The amount of emergency paid sick leave you must pay an employee depends on the employee’s reason for leave. If the employee is entitled to leave under reasons 1 through 3 above, the employee must receive his or her regular pay rate, capped at $511 per day (and $5,110 in the aggregate). On the other hand, if the employee is entitled to leave under reasons 4 through 6 above, you are only required to pay the employee two-thirds of his or her regular rate of pay, capped at $200 per day (or $2,000 in the aggregate).

Full-time employees are entitled to up to 80 hours of emergency paid sick leave, while part-time employees are entitled to the equivalent of the average hours they work during a two-week period.

Employers may not require an employee use any accrued sick leave or paid time off in lieu of, or before, using the paid sick leave to which an employee is entitled under the Emergency Paid Sick Leave Act. Employers must also post in a “conspicuous” workplace location a notice containing information regarding the requirements of the Emergency Paid Sick Leave Act. Copies of the notice are available on the DOL’s website.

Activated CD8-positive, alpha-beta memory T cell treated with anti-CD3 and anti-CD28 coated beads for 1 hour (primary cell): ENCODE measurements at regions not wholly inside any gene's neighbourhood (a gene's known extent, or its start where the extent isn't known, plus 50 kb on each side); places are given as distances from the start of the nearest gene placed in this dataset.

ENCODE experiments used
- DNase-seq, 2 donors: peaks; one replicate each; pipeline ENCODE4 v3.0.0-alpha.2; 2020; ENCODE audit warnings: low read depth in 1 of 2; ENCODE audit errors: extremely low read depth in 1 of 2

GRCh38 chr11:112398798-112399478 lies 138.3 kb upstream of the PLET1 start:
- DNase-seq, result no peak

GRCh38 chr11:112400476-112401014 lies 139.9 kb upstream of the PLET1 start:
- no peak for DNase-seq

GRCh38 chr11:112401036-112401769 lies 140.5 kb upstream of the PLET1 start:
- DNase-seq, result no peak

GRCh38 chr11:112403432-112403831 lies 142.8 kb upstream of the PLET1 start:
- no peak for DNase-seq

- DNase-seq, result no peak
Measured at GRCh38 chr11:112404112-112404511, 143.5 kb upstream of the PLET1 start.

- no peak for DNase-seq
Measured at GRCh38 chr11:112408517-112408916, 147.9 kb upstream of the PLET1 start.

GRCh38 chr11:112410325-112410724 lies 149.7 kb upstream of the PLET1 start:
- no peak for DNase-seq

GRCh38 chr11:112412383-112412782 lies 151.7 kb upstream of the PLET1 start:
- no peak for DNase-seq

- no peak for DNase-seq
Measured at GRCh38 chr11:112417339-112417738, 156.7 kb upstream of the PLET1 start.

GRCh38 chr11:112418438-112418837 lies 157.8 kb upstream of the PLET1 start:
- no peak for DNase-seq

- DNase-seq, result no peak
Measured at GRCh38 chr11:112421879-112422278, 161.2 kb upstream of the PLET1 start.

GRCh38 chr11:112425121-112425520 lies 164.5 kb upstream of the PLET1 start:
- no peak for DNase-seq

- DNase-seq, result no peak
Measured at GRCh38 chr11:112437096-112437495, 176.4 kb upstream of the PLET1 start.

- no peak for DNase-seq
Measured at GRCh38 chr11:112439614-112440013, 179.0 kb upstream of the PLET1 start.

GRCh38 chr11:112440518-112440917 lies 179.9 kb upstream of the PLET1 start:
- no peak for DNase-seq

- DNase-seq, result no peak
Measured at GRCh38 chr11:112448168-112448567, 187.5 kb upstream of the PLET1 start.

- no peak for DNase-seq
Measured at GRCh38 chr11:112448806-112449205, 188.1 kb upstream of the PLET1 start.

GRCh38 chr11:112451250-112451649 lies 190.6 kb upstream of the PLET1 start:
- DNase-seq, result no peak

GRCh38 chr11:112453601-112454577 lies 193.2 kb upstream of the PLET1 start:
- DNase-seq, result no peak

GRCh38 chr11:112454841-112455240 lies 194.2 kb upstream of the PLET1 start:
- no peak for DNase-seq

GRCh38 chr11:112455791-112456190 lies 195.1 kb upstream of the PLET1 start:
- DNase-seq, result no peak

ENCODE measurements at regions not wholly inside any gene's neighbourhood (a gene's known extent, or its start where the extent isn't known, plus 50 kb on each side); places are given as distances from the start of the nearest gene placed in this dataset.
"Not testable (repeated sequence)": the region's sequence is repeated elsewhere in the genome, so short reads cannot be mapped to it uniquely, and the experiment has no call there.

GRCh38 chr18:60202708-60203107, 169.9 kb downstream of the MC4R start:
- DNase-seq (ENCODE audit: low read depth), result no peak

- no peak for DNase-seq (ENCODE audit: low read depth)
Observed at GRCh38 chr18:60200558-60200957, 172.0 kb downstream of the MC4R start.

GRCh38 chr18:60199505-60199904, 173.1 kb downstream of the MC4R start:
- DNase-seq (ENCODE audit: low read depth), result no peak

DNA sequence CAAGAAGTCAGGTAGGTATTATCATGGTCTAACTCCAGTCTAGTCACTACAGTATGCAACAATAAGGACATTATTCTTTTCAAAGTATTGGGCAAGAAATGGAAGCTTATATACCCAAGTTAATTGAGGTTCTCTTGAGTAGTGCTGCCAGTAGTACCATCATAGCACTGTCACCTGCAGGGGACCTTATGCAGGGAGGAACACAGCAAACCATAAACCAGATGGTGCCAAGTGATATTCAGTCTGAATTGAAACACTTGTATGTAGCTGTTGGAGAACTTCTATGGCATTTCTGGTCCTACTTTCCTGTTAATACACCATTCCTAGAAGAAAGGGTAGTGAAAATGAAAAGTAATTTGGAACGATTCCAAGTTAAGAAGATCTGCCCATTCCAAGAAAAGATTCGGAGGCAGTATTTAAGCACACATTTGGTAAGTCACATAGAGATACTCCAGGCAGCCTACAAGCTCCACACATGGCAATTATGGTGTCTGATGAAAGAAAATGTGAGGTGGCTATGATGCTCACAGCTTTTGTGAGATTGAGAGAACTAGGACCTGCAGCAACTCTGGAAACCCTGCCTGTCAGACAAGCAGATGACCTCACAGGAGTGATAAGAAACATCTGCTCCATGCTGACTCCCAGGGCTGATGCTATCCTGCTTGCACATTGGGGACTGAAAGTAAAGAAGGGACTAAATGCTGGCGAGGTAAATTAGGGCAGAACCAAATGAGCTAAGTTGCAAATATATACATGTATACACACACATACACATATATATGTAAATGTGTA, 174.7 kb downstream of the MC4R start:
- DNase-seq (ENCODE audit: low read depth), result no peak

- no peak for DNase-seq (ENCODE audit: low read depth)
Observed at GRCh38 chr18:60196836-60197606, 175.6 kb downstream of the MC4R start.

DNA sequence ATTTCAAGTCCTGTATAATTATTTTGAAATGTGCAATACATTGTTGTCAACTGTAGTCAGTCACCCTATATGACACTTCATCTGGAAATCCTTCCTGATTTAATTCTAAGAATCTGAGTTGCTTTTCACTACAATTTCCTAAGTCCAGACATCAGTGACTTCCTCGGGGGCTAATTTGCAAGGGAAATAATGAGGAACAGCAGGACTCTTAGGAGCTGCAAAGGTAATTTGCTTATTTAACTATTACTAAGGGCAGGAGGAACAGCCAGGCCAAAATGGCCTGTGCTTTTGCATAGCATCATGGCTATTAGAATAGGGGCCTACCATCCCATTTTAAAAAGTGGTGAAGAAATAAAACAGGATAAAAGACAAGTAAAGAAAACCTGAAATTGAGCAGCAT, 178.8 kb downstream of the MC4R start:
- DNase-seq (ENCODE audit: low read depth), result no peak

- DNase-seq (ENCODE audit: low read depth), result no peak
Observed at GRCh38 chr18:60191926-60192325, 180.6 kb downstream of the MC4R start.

Emergency Family Medical Leave Expansion Act: The Emergency Family Medical Leave Expansion Act (EFMLEA) amends the pre-existing Family Medical Leave Act (FMLA) to add one new qualifying reason for job-protected leave: when employees are unable to work (or telework) because they must care for their child whose school or childcare is closed due to COVID-19 precautions. Generally, this new basis for family leave applies to all private employers with fewer than 500 employees and to any employee who has worked for the employer for at least 30 days.